While the NBA plots its return to play on the court, some of the off-court news that would normally sweep through the league this time of the year is already occurring. The Pistons, for example, just named former OKC Thunder executive Troy Weaver as their new General Manager. And, in more news, the Knicks are moving forward with their search for a new head coach, including a familiar name to Lakers fans:
It’s no secret that Kidd is eager to slide over a chair and resume running a bench of his own rather than continuing to report up the chain as an assistant. Remember, he first interviewed for the Lakers head coaching job before it went to Frank Vogel. And, it’s no secret Kidd saw a successful stint as an assistant as a pathway to returning to the big chair. It seems that instinct was at least somewhat correct as he’s been granted permission to talk to the Knicks about their opening.
One can debate whether the Knicks head coaching job is actually a better gig than being an assistant with the Lakers,1Sure, the money will be better as the Knicks head man, but I’m not sure anything else would be… but Kidd is better suited than many to understand the stakes here. He’s already coached in New York (albeit in Brooklyn with the Nets) and was a player on the last Knicks team that was really any good at all. He surely understands the NY market, the Knicks’ place in it, and after nearly a full season as an assistant for a title contending team, can, hopefully, bring more experience to the table through more diverse, learned experiences.2Glass half full, I know.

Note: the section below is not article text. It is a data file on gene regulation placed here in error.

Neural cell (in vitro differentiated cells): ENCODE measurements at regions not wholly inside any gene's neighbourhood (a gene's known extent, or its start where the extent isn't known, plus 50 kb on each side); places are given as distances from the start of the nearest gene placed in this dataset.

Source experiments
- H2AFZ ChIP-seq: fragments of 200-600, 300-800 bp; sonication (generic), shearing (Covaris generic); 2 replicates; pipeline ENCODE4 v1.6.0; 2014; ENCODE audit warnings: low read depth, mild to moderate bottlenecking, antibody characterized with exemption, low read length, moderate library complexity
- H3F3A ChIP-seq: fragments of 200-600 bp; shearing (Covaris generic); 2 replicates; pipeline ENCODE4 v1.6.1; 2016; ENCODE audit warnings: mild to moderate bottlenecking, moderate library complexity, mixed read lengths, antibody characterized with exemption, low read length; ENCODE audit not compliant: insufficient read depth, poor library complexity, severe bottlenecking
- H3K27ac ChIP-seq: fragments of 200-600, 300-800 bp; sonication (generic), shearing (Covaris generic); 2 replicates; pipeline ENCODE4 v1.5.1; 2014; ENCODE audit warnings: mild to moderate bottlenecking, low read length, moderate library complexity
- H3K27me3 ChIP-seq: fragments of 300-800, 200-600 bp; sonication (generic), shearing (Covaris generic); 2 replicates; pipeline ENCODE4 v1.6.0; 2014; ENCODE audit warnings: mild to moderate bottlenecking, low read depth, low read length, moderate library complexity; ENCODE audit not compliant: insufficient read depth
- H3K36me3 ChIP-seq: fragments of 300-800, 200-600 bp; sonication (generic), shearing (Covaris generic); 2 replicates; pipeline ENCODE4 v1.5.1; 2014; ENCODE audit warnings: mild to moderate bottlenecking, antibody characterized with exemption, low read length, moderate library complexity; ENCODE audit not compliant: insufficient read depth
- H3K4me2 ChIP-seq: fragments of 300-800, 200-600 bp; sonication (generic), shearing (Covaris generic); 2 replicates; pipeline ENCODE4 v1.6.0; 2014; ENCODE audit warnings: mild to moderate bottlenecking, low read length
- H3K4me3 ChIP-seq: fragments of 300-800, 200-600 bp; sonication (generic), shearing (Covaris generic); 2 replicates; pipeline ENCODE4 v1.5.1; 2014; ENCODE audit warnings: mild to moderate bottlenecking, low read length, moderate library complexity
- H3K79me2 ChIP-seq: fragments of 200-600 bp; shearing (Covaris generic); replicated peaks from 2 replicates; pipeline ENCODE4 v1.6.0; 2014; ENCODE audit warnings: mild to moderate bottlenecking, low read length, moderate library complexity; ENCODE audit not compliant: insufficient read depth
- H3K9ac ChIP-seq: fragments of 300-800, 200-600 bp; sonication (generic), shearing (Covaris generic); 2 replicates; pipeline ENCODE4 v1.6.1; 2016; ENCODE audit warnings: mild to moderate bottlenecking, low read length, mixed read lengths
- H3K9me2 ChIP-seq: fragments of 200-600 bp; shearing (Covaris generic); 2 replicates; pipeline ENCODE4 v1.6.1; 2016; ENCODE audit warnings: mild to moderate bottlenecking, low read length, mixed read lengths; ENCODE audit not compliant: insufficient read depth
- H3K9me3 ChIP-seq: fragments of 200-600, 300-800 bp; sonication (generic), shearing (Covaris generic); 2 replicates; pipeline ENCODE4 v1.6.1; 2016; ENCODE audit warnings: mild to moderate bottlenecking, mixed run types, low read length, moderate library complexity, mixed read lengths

Or, you know, maybe he’d be destined to fail like nearly every other head coach who works for James Dolan. Time (and whether he actually gets the job) will tell, I suppose.
I will say, though, that Kidd’s time in Los Angeles has been remarkably less turmoil-filled than what many (including me) thought it might be. From the second Kidd was mentioned as a possible member of Vogel’s staff, it was not hard to envision him angling to replace his boss should the Lakers start out slowly or if Vogel didn’t quickly earn the respect level of his star players (most notably LeBron). Vogel, however, did get that respect and the Lakers quickly showed they were a contending team to be reckoned with, so any potential drama was dead before it could gain any traction at all.
Kidd, then, became a valued member of the staff and the positive qualities he brought as a candidate in the first place–the inherit respect he garners from a HOF playing career and the strategic influence he offers from being one of the smartest players from the last 25 years–were able to shine through. In that way, then, he’d be missed if he actually relocated to the only media market larger than the one he currently works in.
All that being said, I can’t say I’d be terribly upset if Kidd moved on. Regardless of how smooth his time in LA has (seemingly) been, Kidd’s history of executing power grabs in his previous stops, be it as a player or a coach, is too consistent to have me believe all is now changed. So, I think I’d rather him move on before things have a chance to go south rather than have him stay on to the point here his past tendencies become his current way of being.
Maybe that’s giving him too little benefit of doubt. Maybe things wouldn’t go that way at all. I guess, though, I’m comfortable never having the chance to know I’d end up wrong rather than the alternative actually finding out I was right.